To align your native dependencies to a new Electrode Native version, use the ern upgrade command. When you align the native dependencies to a new Electrode Native version, your MiniApp will be able to be added to any mobile application using any Electrode Native version.

You might also consider using the same version of React Native for your mobile application, for a while, before upgrading to a new version of React Native. Indeed, upgrading (the version of react-native or associated native modules) too frequently might harm your release process because you cannot use CodePush to release updates to versions of your mobile application that have already been released with a different version of React Native.

For each new Electrode Native version, the master manifest will contain updated versions of most of the native dependencies, including the version of React Native itself. The master manifest will always uses the latest available version of React Native for each new Electrode Native release.

Overriding the master Manifest

You can override the master manifest with your own manifest file:

  • To stick to some specific native dependencies versions over time while still allowing for Electrode Native version updates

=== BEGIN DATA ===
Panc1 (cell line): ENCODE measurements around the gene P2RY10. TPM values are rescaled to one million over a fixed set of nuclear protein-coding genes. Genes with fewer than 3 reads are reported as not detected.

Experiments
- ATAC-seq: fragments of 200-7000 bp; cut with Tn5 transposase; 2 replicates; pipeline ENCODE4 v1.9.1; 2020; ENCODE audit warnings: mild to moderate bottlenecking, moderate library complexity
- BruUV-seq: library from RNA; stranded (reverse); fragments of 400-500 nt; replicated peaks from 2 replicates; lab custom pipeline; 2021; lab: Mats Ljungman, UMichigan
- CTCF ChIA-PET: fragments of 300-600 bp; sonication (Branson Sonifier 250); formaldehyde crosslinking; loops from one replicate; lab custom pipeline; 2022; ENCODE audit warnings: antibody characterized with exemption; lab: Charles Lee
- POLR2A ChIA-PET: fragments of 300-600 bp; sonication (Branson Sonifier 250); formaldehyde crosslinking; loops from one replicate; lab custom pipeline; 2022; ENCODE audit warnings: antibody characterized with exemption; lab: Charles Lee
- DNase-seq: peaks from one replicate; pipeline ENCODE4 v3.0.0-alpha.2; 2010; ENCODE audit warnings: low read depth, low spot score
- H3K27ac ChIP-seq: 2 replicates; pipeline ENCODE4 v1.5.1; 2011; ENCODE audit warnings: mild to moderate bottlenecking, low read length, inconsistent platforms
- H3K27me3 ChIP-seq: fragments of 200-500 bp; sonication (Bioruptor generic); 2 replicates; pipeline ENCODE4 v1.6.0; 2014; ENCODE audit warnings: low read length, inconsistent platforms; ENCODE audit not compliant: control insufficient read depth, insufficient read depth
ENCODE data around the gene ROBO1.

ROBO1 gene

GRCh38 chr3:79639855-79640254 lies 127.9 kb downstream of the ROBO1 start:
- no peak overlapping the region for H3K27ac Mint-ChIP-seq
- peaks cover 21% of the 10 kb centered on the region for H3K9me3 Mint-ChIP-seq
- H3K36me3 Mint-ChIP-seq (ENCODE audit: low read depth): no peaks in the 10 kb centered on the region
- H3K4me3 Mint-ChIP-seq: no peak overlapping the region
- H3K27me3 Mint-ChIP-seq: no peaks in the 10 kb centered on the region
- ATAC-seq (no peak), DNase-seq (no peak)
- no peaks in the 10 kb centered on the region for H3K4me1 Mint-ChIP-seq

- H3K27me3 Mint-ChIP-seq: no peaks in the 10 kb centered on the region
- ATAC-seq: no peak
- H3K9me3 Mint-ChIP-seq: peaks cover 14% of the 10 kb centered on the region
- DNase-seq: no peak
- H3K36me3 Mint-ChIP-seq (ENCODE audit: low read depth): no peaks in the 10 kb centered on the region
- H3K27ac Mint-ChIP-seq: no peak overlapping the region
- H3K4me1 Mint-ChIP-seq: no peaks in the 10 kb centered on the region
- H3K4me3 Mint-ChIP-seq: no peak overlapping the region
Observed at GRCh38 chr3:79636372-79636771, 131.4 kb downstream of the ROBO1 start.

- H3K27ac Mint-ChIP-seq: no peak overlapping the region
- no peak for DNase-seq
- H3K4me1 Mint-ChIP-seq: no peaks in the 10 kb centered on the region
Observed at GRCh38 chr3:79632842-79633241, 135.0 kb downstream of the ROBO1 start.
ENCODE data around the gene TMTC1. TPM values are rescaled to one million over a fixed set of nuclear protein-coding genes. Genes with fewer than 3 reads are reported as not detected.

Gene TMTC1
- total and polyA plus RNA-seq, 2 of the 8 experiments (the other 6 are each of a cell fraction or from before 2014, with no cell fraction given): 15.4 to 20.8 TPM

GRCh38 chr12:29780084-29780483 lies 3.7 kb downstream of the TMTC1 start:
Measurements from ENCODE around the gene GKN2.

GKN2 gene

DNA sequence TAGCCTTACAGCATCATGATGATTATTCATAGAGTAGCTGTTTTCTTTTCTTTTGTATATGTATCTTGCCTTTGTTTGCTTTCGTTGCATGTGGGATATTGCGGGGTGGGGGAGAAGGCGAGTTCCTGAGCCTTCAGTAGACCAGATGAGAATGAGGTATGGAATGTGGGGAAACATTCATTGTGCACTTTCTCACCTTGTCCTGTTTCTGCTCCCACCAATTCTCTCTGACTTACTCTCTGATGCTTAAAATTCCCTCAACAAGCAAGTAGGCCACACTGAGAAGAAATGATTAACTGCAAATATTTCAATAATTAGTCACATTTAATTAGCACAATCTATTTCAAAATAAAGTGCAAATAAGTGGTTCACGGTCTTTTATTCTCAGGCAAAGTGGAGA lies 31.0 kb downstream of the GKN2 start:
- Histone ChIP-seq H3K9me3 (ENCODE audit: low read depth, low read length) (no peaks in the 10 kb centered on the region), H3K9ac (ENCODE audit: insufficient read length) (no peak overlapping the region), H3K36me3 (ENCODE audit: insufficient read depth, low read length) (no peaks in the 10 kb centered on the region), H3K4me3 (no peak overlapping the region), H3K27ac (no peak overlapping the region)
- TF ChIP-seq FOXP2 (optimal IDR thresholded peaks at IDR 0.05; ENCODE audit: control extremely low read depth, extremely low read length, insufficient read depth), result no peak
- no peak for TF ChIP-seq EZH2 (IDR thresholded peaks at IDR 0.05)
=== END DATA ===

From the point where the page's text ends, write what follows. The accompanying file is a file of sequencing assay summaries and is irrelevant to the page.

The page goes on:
• To allow for the use of non open-sourced (private) native modules in your MiniApps.
  • To facilitate contributions to the master manifest if you plan to add support for open source native modules

To override a manifest:

1) Create your own manifest repository on GitHub (you can fork this starter manifest). 2) Create a manifest override configuration in your cauldron--so that it is correctly applied to all users of this cauldron. 3) Update and maintain your manifest as needed, over time.

The following example shows a configuration that includes a manifest override.

"config": {
  "manifest": {
    "override": {
      "url": "git@github.com:user/ern-custom-manifest.git",
      "type": "partial"

The configuration object should be manually added to your cauldron at the same level as the nativeApps array.

  • The override url is the url of the GitHub repository containing your own Manifest
  • The override type value can be either partial or full. For most use cases you'll use the partial; full can be useful in rare cases.

Partial override

The array of dependencies and the versions used by a given Electrode Native version will be the combination of both the override manifest and the master manifest. If a dependency is defined in both manifests for a different version, the override version takes precedence, masking the version defined in the master manifest.